I haven't listened to this narrator before but I have to congratulate him on this performance. He read the story with exactly the right amount of emotion and at exactly the right tempo. I would love to hear him read again.
I found the book very emotional, although I did not laugh or cry. I think my over-riding emotion was shame. I am white. The slave owners were white. I am ashamed that any person from my race could ever have been so cruel.
An excellent book that I will never forget.
I almost didn't listen to this book as the language used takes a little getting used to but I am so glad that I did persevere! This is a beautiful story, brutal in many places but it never fails to show true human character in all it's glory and horror.
I would definitely listen to this book again I actually plan to by the book in paper form and keep it to pass down to my grandchildren and hopefully it will be passed down to further generation.
The moment Solomon out run the dogs to get to his former master, and the moment he was found by his rescuer.
Solomon Northup's character.
There were some moments that made me smile, but mostly this was a sad read that made me want to cry from time to time.
Yes, especially to anyone who claims to be too busy to take time to read the book.
I have not read one that I would compare it too.
When he finally regains his freedom.
Yes the inhuman treatment of a fellow human being.
"Brilliant, heartbreaking and very informative"
A strong performance by Hugh Quarshie dealing with a heartbreaking story with depth and strength.
I found out a lot more through this book about slavery than from many other sources previously and although very traumatic is is a story that I believe everyone should read/hear as a reminder of just how cruel mankind can be and yet the courage and bravery of people to overcome.
The book is full of real facts and personal experience that will me to keep listening in the hope that justice would eventually prevail.
A brilliant listen which only includes what it need to offer a frank and true expression of one mans incredible bravery and enduring hope…..
"The resilience and strength of a man."
Hugh Quarshie, was an excellent narrator. I found I grew quite fond of Solomon through the book as he was a very strong character, and just kept going through all the pains as he knew he was a free man.
If there is one book you listen to this has to be it. From start to finish I was hooked, the tone of the narration was pleasant and the story unfolded at a reasonable pace.
My children and me learnt a valuable historical lesson from first hand account, many years ago we covered the slave trade as art of the school history syllabus, I really wish this had been included.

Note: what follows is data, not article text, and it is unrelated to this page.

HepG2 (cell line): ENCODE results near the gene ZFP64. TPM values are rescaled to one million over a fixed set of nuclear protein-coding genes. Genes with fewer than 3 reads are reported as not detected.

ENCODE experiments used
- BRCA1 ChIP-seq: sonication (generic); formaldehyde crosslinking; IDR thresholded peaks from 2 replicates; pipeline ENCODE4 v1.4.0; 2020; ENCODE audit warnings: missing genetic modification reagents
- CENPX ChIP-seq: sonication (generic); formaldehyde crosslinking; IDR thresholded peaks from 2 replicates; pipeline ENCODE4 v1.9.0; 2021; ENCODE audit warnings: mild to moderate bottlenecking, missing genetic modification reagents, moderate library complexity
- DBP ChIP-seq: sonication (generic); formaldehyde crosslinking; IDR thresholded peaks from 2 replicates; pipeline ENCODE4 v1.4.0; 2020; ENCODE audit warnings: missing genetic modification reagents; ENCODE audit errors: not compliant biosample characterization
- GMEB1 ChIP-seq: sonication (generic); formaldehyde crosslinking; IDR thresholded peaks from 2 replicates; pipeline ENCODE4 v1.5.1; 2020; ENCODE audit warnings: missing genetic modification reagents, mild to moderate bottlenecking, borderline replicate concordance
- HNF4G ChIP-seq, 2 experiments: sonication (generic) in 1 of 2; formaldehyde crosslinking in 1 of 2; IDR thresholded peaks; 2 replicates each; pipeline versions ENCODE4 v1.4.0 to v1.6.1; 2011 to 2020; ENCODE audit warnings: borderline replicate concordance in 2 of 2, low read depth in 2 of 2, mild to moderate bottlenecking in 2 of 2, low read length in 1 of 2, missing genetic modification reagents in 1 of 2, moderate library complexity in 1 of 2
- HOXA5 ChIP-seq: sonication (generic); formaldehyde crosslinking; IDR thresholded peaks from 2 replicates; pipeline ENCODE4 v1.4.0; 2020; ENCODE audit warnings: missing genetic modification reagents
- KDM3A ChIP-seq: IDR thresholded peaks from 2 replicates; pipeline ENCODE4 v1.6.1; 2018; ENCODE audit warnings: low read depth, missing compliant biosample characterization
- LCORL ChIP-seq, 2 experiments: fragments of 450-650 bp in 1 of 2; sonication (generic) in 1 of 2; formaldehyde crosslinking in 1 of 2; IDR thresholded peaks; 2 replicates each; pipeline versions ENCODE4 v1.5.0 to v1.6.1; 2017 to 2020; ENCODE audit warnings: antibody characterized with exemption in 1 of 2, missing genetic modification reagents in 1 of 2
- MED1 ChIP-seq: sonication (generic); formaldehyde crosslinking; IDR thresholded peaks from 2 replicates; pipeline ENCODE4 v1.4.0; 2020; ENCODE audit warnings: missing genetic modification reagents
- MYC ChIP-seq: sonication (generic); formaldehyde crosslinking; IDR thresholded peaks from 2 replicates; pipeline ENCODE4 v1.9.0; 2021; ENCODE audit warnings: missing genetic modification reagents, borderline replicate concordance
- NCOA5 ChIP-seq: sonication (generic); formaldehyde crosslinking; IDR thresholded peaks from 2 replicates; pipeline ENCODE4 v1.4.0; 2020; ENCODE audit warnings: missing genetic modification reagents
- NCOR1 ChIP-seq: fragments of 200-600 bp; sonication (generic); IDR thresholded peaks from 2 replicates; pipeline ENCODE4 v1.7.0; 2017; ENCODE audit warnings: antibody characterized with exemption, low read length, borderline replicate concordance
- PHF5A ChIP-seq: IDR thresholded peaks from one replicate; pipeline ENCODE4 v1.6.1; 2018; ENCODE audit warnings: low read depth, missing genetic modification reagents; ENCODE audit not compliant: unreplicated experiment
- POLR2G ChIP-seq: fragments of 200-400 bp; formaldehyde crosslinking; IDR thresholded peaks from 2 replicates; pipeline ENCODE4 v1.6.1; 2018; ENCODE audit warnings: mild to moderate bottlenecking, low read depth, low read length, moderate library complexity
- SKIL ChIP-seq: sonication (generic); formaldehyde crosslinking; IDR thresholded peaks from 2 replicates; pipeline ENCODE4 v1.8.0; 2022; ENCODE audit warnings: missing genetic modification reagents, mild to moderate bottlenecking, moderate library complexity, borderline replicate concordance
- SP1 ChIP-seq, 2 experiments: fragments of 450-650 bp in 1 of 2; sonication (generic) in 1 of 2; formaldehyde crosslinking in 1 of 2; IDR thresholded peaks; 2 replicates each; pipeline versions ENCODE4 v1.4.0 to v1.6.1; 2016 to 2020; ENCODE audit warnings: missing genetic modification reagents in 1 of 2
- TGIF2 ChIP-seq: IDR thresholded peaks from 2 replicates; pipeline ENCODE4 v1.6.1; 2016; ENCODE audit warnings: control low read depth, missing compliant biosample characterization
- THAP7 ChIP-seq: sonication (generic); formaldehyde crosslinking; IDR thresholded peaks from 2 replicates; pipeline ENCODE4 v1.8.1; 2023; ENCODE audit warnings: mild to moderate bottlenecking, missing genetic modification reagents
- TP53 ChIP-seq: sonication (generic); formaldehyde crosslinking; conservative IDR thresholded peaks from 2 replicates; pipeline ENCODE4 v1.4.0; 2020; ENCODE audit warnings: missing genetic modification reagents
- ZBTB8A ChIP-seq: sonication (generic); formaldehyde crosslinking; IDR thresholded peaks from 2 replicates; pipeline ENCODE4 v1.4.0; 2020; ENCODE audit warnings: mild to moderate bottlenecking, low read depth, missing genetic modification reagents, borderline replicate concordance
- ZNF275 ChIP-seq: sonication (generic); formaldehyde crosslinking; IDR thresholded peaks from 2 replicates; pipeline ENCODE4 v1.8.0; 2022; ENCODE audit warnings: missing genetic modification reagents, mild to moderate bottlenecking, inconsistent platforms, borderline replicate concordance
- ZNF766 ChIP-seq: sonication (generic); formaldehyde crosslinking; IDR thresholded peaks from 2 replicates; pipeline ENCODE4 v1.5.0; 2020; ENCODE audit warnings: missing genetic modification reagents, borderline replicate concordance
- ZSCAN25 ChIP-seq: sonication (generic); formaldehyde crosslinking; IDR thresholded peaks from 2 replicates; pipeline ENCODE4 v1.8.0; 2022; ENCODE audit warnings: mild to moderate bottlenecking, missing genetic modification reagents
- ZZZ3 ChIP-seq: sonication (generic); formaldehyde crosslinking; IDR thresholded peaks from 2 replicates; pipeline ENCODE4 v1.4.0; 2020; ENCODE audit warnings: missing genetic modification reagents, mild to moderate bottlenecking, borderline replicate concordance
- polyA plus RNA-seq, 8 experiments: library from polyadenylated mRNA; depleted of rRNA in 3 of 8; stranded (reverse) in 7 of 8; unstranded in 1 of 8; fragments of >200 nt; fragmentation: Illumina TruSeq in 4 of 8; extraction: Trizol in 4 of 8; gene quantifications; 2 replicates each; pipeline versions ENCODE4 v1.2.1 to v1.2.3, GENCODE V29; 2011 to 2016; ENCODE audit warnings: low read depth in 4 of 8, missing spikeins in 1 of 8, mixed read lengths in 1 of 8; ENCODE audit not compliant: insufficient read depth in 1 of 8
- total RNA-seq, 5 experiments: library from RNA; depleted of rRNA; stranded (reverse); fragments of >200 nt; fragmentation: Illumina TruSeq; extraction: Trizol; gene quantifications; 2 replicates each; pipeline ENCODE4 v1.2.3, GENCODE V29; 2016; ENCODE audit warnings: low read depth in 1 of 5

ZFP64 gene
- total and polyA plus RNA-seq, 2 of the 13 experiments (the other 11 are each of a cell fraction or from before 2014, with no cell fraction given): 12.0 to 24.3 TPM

This story is the truth told by an educated hard working man who was lucky to survive to tell of his awful ordeal
The main character Solomon Northup resilience is inspiring. It provided a rare insight into the plight many still suffer today
This was very difficult to stop listening, a very addictive read
This would be suitable for adults and teenagers alike. It truly made me think twice how lucky we are
"mixed feelings about this"
I have mixed feelings about this book. Like most people, I am appalled by the trading of fellow human beings for slavery and profit and all of the degrading treatment meted out to slaves by their 'masters'. I haven't yet seen the film and generally prefer the book as I am a visual imaginative person and find myself in the character's position. Unfortunately this was not the case in this book, I just couldn't connect with it. I don't know whether it is my abhorrence around slavery that stopped me from connecting or the style of writing. It felt too much like a clinical diary rather than a lived experience and I could not feel the wretchedness that Solomon must have experienced. The only 2 parts that moved me was the whipping of Patsy which rid her of her sparkle and personality and the slaves forced to make merriment at Christmas after grafting all day in the plantations. I feel bad about this and in no way want to take away from Solomon's story. I don't know whether the film is better or has been sanitised for public consumption. I will watch it and see if it is one of the very rare occasions where the film is better than the book.
"12 Years a Slave"
Well Worth it
Definitely recommend listening to before watching the film, as lots missed on the screen
"Reader read with feeling! Make me cry"
What is there to like? What is there not to like?
Sad, but very eye opening. I cried a lot especially when slavery tears families apart like Eliza's.
Utterly brutal narrative.
I like the way he read and acted the characters. Hugh would change his voice and drawl to match the character, made me feel i could see and hear the characters.
Struck down, but not destroyed.